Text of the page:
by Charles S. Reinhart. 1844-1896. 10.1 cm high by 13.1 cm wide (half-page, horizontally mounted in the middle of 106). [Click on image to enlarge it.]
The wood-engraving illustrates a scene on page 106 in "In The French-Flemish Country," the twenty-fifth chapter in Charles Dickens's The Uncommercial Traveller, this essay having first appeared in All the Year Round on 12 September 1863. The American Household Edition, also containing Reinhart's wood-engravings for Hard Times (1854) and Fildes' for The Mystery of Edwin Drood (1870), was published by Harper and Brothers in 1876.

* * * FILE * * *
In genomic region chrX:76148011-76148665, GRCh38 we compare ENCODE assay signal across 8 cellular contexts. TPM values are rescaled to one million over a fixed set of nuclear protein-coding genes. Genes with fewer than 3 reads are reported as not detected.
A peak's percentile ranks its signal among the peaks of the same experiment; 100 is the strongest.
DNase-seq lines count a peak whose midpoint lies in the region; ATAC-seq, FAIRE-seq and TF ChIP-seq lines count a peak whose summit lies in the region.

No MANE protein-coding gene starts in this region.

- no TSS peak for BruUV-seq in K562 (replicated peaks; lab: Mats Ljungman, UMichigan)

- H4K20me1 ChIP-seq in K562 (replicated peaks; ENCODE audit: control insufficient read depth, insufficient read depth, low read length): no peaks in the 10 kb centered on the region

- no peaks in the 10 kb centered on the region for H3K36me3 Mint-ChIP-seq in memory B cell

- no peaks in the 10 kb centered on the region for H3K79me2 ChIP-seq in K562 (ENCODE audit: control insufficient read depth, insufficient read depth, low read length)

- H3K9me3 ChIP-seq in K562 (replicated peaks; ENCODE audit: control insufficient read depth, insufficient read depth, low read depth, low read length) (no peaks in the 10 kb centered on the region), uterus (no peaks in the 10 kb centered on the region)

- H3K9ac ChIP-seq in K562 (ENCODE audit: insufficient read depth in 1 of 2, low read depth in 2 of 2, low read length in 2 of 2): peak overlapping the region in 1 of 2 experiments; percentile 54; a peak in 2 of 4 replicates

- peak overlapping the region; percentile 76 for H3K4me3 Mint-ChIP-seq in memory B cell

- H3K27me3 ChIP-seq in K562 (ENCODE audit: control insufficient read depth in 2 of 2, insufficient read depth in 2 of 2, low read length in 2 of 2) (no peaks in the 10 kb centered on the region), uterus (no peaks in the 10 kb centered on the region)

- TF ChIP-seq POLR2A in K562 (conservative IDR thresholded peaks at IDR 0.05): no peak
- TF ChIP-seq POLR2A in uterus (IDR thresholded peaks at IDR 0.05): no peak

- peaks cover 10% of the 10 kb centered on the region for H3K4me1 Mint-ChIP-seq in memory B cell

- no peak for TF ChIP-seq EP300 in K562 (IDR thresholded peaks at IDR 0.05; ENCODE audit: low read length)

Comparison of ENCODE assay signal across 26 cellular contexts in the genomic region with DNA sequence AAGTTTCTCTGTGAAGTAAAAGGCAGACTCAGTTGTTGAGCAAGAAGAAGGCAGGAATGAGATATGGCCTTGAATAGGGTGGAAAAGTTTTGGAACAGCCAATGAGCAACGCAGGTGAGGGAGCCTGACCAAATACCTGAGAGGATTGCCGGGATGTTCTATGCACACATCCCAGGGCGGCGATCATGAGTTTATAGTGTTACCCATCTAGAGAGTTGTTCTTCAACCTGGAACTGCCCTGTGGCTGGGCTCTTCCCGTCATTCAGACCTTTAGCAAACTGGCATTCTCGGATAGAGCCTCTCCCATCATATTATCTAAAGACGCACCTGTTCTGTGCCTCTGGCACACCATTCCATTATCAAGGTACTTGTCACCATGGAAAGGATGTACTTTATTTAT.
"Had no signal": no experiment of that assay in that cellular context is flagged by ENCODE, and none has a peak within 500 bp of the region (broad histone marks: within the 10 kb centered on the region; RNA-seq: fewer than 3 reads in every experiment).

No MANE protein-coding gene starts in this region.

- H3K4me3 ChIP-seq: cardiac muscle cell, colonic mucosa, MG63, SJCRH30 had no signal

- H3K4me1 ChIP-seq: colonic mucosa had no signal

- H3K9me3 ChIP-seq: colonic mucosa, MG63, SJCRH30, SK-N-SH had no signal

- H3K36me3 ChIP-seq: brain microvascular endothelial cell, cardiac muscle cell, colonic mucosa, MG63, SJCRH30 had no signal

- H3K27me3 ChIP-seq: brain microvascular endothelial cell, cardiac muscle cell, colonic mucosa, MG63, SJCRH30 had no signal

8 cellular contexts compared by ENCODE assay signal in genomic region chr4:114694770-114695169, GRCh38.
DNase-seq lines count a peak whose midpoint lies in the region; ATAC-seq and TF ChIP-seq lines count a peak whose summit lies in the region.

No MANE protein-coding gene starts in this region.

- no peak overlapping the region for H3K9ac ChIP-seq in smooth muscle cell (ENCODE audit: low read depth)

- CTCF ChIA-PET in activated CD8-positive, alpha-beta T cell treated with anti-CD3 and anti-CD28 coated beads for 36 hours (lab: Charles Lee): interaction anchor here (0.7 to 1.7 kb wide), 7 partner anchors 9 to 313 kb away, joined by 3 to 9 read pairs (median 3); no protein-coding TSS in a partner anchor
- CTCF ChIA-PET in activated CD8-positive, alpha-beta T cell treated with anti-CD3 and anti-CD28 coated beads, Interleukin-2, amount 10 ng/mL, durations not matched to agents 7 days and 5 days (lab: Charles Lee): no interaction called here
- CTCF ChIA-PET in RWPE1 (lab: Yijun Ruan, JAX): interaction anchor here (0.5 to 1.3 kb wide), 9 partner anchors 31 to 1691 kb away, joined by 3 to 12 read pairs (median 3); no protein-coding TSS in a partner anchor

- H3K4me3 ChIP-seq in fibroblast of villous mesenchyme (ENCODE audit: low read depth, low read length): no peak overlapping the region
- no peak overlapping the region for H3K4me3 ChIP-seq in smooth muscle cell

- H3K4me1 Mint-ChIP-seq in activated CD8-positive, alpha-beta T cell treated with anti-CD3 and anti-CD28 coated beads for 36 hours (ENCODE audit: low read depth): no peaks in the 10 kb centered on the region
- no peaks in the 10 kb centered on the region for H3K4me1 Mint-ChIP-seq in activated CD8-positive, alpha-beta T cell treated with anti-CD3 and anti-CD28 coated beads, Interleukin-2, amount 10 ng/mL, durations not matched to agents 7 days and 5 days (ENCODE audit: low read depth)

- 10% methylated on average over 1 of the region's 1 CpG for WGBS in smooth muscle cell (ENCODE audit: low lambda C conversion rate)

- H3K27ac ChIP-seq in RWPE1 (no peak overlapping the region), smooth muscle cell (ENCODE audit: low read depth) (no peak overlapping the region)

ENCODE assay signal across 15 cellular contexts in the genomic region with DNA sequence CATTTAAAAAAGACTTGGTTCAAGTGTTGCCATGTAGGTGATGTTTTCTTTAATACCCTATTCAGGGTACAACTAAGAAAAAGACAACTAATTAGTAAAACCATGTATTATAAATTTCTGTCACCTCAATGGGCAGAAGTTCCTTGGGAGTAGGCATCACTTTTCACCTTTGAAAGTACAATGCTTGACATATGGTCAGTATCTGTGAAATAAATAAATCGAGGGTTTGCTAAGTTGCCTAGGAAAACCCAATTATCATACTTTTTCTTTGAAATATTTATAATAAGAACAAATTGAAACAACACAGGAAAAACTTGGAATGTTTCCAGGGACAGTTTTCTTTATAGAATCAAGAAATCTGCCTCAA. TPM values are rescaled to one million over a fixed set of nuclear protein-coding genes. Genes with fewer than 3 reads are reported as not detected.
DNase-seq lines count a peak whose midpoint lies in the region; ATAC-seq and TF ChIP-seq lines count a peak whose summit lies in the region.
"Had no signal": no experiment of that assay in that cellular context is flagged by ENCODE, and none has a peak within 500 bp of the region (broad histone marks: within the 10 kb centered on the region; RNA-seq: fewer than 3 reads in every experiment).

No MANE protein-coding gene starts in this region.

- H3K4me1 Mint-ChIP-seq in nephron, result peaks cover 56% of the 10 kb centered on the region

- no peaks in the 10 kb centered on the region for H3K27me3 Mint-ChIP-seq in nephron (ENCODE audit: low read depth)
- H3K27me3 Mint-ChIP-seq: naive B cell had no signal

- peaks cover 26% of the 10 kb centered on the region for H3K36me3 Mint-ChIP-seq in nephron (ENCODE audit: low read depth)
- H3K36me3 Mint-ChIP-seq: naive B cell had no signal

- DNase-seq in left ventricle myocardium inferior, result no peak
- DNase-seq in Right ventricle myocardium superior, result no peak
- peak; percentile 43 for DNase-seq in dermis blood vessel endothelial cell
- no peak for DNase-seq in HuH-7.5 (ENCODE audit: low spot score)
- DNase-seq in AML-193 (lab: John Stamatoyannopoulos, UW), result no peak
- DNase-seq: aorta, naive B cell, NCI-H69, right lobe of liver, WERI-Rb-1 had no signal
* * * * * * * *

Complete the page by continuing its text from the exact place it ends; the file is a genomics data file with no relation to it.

"Messieurs et Mesdames, I present to you at this fair, as a mark of my confidence in the people of this so-renowned town, and as an act of homage to their good sense and fine taste, the Ventriloquist, the Ventriloquist! Further, Messieurs et Mesdames, I present to you the Face-maker, the Physiognomist, the great Changer of Countenances, who transforms the features that Heaven has bestowed upon him into an endless succession of surprising and extraordinary visages, comprehending, Messieurs et Mesdames, all the contortions, energetic and expressive, of which the human face is capable, and all the passions of the human heart, as Love, Jealousy, Revenge, Hatred, Avarice, Despair! Hi hi! Ho ho! Lu lu! Come in!" To this effect, with an occasional smite upon a sonorous kind of tambourine — bestowed with a will, as if it represented the people who won't come in — holds forth a man of lofty and severe demeanor; a man in stately uniform, gloomy with the knowledge he possesses of the inner secrets of the booth. "Come in, come in! Your opportunity presents itself to-night; to-morrow it will be gone for ever. To-morrow morning by the Express Train the railroad will reclaim the Ventriloquist and the Face-maker! Algeria will reclaim the Ventriloquist and the Face-maker! Yes! For the honor of their country they have accepted propositions of a magnitude incredible, to appear in Algeria. See them for the last time before their departure! We go to commence on the instant. Hi hi! Ho ho! Lu lu! Come in! Take the money that now ascends, Madame; but after that, no more, for we commence! Come in!"